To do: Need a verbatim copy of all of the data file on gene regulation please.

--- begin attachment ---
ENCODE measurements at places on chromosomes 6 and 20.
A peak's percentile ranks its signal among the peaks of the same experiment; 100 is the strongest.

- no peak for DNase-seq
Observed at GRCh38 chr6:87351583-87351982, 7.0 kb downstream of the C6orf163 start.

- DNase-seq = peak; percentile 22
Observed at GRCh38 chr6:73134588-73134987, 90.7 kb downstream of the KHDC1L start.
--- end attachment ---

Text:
ENCODE measurements at places on chromosomes 6 and 20.
A peak's percentile ranks its signal among the peaks of the same experiment; 100 is the strongest.

- no peak for DNase-seq
Observed at GRCh38 chr6:87351583-87351982, 7.0 kb downstream of the C6orf163 start.

- DNase-seq = peak; percentile 22
Observed at GRCh38 chr6:73134588-73134987, 90.7 kb downstream of the KHDC1L start.